Daily Archives: November 30, 2015

Blog Post Shout Out (late November 2015)

In recent weeks the security firm Malwarebytes have encountered an updated variant of the Vonteera adware (see Aside below for a definition).

This updated variant uses a technique that involves certificates (which were also discussed in a recent blog post) in an effort to prevent anti-malware software attempting to remove this adware from an affected device.

Within the blog post mentioned below, Malwarebytes detail how to bypass the protection technique used by the Vonteera adware so that you can remove this threat from your computer:

Vonteera Adware Uses Certificates to Disable Anti-Malware by Pieter Arntz (Malwarebytes)

If you or anyone you know is affected by this adware, the above mentioned blog post should be of assistance in removing this threat.

Thank you.

What is adware?

Adware is software that is either a program on your computer that displays adverts to you or changes your web browser home page to a website it wishes to promote. Such adware can collect personal information without your consent and send it back to a particular company/entity. A complete definition of adware is provided here.

Dell Inadvertently Ships Root Certificates With System Tools

Earlier last week it was discovered that the computer manufacturer Dell had mistakenly included with a Dell Support tool (called DFS (Dell Foundation Services)) used to assist customers in a more efficient manner; a preinstalled root certificate (named eDellRoot) and a private key (defined) that was used to create that certificate. Dell’s explanation for the purpose for this certificate was described as “it was intended to provide the system service tag to Dell online support allowing us to quickly identify the computer model, making it easier and faster to service our customers.” (Source).

A certificate is a means usually provided by a Certificate Authority (defined) to determine if a TLS certificate being used by a website can be trusted.

In addition, a second certificate (named DSDTestProvider) was found to be included with another Dell tool, namely DSD (Dell System Detect) which users are prompted to install when they visit the Dell support website and click the button to detect the type of Dell product they are using.

Why Should The Inclusion Of These Certificates On My Dell Device Be Considered Important?

Since the private keys for these certificates were also bundled with them (a severe deviation from best practice) they could be used by attackers to generate fake certificates for any website of their choice which would be accepted as legitimate by affected Dell systems. The attackers using these certificates could then decrypt the secured connections to those sites using the private keys. An example of another attack in this instance is a man-in-the-middle attack (defined) that could be used against affected devices is presented in this blog post.

These certificates could also be used to digitally sign malware and make it appear legitimate. If malicious drivers were signed using these certificates they could also bypass driver signature verification within 64 bit versions of Windows.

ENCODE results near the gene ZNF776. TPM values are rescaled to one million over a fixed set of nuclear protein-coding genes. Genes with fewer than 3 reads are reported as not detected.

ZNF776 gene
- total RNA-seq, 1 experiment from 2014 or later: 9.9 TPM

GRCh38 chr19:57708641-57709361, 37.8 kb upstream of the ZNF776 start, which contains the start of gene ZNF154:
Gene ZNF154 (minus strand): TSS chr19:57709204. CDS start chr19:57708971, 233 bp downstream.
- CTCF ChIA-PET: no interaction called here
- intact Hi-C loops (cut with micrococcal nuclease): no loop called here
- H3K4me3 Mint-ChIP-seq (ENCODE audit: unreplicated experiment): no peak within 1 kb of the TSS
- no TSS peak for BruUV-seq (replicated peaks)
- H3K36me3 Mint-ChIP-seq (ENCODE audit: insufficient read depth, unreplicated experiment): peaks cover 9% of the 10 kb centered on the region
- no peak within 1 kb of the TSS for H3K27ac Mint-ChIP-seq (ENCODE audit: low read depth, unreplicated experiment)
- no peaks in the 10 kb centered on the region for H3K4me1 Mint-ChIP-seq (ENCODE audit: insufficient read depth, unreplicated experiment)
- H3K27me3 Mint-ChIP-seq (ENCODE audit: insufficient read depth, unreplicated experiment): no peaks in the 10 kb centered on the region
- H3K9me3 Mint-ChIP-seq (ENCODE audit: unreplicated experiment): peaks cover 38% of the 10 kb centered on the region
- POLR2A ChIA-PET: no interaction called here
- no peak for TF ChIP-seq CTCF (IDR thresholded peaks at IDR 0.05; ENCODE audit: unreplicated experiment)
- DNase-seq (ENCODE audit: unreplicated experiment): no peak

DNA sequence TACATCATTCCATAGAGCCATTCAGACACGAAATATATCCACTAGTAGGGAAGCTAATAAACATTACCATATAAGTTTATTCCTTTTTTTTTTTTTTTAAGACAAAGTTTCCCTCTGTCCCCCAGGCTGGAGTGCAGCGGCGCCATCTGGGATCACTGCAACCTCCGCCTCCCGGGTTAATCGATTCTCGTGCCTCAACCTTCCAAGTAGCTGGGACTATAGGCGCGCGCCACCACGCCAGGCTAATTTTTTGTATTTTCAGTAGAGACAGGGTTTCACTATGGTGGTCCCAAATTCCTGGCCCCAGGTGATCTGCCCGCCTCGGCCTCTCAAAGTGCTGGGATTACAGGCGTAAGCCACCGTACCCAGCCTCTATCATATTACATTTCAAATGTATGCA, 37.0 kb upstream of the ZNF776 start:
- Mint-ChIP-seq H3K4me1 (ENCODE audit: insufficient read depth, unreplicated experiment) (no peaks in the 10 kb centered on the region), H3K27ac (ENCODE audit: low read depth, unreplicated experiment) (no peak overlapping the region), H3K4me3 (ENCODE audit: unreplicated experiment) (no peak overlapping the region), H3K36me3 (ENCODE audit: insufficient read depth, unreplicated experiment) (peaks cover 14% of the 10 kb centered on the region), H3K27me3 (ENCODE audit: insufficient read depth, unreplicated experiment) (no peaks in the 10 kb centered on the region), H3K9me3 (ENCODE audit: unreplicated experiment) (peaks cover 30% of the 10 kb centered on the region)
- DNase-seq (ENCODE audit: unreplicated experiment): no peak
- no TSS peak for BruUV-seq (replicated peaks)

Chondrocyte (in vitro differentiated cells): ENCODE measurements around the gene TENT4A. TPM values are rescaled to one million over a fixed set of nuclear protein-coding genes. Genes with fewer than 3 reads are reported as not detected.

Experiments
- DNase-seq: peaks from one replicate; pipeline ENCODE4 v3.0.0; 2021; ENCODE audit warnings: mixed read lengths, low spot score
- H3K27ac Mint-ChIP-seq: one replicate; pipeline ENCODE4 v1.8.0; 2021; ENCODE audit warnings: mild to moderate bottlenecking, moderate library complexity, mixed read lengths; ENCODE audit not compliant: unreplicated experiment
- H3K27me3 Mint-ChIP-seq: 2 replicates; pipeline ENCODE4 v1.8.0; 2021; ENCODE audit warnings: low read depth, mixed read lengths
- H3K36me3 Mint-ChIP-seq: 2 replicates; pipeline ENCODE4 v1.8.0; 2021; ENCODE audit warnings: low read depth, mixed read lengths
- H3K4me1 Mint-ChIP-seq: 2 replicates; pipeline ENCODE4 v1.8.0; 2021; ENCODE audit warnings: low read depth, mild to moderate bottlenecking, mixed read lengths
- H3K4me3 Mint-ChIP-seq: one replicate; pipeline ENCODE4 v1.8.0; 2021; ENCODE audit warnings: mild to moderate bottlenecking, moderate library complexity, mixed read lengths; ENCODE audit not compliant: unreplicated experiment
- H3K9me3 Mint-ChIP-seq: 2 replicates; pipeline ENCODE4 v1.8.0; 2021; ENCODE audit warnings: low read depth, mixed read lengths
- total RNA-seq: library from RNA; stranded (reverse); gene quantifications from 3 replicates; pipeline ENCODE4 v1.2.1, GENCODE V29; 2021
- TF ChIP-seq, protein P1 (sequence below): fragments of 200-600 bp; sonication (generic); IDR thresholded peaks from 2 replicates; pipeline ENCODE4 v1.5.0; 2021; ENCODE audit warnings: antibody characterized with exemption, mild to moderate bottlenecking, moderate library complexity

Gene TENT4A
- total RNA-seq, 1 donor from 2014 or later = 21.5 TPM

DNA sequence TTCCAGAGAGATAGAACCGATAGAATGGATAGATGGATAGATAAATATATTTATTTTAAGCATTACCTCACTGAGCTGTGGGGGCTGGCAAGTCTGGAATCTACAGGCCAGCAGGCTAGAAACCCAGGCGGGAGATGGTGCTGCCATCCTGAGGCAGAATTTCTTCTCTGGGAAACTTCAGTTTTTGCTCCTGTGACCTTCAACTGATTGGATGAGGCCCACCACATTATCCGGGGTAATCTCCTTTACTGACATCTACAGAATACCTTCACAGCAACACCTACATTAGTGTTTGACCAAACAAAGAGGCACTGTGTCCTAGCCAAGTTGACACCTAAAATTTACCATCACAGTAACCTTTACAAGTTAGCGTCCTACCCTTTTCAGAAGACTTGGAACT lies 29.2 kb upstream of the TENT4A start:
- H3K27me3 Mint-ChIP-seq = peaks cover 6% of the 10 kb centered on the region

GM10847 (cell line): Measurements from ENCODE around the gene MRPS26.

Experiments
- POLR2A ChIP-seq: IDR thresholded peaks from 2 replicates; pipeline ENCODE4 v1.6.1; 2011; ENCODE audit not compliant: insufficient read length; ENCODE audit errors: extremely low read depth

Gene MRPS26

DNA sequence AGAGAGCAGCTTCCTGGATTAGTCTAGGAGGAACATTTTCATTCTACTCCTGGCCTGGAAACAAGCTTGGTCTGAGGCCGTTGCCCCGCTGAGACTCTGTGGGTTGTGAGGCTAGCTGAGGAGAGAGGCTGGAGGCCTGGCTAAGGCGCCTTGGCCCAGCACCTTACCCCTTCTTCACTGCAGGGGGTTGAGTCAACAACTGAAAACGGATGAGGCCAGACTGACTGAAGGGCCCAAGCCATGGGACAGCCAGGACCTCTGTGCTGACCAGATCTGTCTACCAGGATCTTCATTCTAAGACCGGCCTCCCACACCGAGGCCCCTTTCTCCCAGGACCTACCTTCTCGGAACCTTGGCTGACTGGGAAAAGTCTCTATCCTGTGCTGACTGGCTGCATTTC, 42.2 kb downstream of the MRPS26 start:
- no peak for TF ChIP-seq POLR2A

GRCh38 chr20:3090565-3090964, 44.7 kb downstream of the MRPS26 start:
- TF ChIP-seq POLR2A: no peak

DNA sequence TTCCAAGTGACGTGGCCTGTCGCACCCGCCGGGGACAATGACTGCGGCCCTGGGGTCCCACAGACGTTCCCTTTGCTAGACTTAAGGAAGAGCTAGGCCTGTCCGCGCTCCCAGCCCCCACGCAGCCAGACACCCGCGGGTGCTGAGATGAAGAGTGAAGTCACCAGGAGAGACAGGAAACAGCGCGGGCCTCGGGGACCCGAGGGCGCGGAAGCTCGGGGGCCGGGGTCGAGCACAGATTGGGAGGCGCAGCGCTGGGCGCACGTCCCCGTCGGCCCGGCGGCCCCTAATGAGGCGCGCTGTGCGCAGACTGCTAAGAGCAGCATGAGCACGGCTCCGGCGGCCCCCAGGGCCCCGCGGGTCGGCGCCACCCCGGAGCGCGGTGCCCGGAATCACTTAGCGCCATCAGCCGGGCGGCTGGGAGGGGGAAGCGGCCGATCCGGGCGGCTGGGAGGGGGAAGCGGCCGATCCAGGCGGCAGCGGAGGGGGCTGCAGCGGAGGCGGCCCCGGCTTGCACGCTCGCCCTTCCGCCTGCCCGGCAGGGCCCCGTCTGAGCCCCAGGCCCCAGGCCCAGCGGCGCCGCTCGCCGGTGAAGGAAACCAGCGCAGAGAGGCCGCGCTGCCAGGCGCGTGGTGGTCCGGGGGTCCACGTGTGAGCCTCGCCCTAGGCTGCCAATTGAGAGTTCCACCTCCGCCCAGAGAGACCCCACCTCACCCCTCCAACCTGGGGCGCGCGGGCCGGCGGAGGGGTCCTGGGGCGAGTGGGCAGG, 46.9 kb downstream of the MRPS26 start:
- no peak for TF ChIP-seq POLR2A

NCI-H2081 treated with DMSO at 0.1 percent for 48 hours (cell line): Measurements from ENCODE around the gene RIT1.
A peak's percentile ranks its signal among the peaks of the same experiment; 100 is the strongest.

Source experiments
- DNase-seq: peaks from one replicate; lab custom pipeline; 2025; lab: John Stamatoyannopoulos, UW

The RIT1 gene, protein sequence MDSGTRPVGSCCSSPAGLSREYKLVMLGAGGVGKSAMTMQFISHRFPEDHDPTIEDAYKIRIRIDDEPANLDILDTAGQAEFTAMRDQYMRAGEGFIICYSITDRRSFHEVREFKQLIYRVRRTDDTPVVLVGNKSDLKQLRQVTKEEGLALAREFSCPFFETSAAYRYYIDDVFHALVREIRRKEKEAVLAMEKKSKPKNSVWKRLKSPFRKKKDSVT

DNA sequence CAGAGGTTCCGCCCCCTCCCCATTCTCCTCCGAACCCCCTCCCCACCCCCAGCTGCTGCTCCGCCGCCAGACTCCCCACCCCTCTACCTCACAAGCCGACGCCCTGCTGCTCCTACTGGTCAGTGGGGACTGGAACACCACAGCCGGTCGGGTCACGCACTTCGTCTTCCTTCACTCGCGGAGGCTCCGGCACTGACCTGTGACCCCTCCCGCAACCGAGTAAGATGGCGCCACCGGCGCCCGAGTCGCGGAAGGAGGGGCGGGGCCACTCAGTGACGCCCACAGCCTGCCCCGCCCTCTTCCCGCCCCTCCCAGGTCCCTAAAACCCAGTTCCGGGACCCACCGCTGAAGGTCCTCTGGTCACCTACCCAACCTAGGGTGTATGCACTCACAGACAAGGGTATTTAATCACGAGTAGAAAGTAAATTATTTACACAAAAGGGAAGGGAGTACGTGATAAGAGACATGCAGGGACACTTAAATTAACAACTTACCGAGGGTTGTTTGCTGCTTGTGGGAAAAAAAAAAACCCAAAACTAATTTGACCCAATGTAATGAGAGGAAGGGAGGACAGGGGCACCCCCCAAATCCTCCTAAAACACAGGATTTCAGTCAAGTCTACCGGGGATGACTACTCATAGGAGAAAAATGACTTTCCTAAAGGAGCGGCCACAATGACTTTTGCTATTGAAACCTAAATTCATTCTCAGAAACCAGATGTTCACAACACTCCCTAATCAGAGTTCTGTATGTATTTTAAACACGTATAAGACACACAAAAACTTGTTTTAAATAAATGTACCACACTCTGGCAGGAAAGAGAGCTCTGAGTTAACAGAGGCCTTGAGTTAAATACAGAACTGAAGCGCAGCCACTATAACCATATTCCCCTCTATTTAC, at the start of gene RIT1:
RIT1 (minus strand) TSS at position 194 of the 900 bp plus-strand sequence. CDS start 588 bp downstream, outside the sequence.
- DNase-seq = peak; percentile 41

Which Dell Systems/Devices Are Affected By These Issues?
The following systems are reported to be affected: the XPS 15, Latitude E7450, Inspirion 5548, Inspirion 5000, Inspiron 3647, and the Precision M4800.

The Dell Foundation Services certificate may also be present on laptops, desktops, two-in-ones, all-in-ones, and towers from various Dell product lines, including XPS, Vostro and Precision Tower, OptiPlex and Inspiron since it is available to download for all of those devices.

According to this post, further Dell systems are also affected. My thanks to ComputerWorld and Lucian Constantin for this information.

How Can I Protect Myself From These Issues?
First of all you can check if your Dell device is affected by this issue by visiting this website (my thanks to Graham Cluley for this link). US-CERT have also provided a website to check if your system is affected by these issues and have provided a comprehensive set of steps to resolve these security issues.

Moreover, Microsoft have updated their anti-malware tools to detect and remove these certificates. Further details are available here.

Were you affected by this issue? If so, how did you resolve it? Were the above steps useful to you? As always if you have any questions or comments about this post or any other, please do not hesitate to contact me.

Thank you.

Possible Future Security Improvements For Adobe Flash Player In Development

Update 21st February 2016:
In late December 2015 Adobe discussed in a blog post the increasing use of extra security mitigations (defined within this post) being added to Flash Player as a result of their work with the Google Project Zero team and Microsoft’s research team.

Adobe are gradually introducing these mitigations to allow for feedback/suggestions to be used to improve the newly added and soon to be added mitigations. Moreover, by continually changing the code of Flash Player by adding these security features as Adobe points out makes it harder for attackers to obtain consistently working exploits for use within exploit kits (defined).

As discussed in a previous blog post mitigations were added to Vector objects to make exploiting use-after-free (defined) vulnerabilities more difficult. This work has been extended to ByteArrays. Adobe also extended their heap isolation (more information in this post) work in December’s Flash Player update.